Charles S. Deneen
|Charles Samuel Deneen|
|United States Senator
February 26, 1925 – March 4, 1931
|Preceded by||Joseph M. McCormick|
|Succeeded by||J. Hamilton Lewis|
|23rd Governor of Illinois|
January 9, 1905 – February 3, 1913
John G. Oglesby
|Preceded by||Richard Yates|
|Succeeded by||Edward F. Dunne|
|Born||May 4, 1863
|Died||February 5, 1940
Charles Samuel Deneen (May 4, 1863 – February 5, 1940) was the 23rd Governor of Illinois, serving from 1905 to 1913, and was the first to serve two consecutive term totaling eight years. He served as a U.S. Senator from Illinois, 1925–1931. Deneen also served as a member of the Illinois House of Representatives in 1892. He had also been the lead prosecutor in Chicago's infamous Adolph Luetgert murder trial.
Deneen was born in Edwardsville, Madison County, Illinois to Samuel H. Deneen and Mary Frances Ashley. He was raised in Lebanon, Illinois, and graduated from McKendree College in Lebanon in 1882. He subsequently studied law at McKendree and at Union College of Law, while supporting himself by teaching school, and was admitted to the Illinois bar in 1886. On May 10, 1891, he married fellow Methodist Bina Day Maloney in Princeton, Illinois. His electoral career began soon thereafter, with election to the Illinois House of Representatives in 1892.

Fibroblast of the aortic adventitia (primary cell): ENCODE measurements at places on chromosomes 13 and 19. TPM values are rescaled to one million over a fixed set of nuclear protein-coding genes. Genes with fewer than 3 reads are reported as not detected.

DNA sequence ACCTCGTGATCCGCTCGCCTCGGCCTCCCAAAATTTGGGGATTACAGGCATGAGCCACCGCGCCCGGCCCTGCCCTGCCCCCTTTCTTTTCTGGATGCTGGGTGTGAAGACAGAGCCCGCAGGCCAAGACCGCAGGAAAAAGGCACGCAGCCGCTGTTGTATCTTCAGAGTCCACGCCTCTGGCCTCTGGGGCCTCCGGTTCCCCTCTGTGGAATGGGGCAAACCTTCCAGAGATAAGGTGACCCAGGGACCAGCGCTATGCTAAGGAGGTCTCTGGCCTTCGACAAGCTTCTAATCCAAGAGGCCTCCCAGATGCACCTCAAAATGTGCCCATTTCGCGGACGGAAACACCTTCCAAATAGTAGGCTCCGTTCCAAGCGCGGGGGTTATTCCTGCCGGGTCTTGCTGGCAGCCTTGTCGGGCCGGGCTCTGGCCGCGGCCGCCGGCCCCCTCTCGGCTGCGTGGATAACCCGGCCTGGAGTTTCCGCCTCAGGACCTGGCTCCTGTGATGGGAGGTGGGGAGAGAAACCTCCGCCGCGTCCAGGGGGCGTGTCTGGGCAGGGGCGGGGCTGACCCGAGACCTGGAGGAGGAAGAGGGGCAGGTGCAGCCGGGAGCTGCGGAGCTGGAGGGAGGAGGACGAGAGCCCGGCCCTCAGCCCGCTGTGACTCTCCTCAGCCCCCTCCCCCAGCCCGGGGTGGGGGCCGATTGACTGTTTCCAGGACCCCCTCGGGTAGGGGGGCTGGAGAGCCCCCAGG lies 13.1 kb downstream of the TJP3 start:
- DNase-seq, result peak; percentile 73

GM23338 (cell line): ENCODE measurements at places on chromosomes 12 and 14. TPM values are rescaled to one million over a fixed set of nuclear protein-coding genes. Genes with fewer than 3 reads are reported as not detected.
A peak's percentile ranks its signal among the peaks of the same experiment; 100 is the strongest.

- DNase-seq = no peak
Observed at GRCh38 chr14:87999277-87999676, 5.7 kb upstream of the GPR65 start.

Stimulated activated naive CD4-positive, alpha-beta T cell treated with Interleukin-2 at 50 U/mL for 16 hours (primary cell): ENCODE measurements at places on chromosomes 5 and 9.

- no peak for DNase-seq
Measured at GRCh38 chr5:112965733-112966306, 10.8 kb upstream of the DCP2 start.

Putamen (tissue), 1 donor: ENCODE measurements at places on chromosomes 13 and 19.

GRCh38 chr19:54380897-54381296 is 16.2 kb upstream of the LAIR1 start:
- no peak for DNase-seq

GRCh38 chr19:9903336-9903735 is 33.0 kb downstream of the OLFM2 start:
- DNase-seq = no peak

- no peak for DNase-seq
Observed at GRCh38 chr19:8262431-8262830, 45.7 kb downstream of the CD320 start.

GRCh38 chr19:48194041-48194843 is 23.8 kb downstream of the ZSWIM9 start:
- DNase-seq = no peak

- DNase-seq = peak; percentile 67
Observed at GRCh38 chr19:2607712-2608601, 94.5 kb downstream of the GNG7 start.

In 1924, Deneen, from far southern Illinois, defeated first-term Sen. Joseph Medill McCormick in the Republican primary for the United States Senate. Illinois at that time customarily had a downstate seat and a Chicago-area seat, which McCormick held. McCormick committed suicide in early 1925, for which his widow Ruth blamed Deneen. She defeated him in the 1930 Republican primary, but lost the November election to James Hamilton Lewis.
Deneen died in Chicago on February 5, 1940, and was interred there in the Oak Woods Cemetery. Deneen Elementary School was named in his honor and is located in south Chicago next to the Dan Ryan Expressway, not far from Al Capone's home on South Prairie.
|Governor of Illinois
Edward F. Dunne
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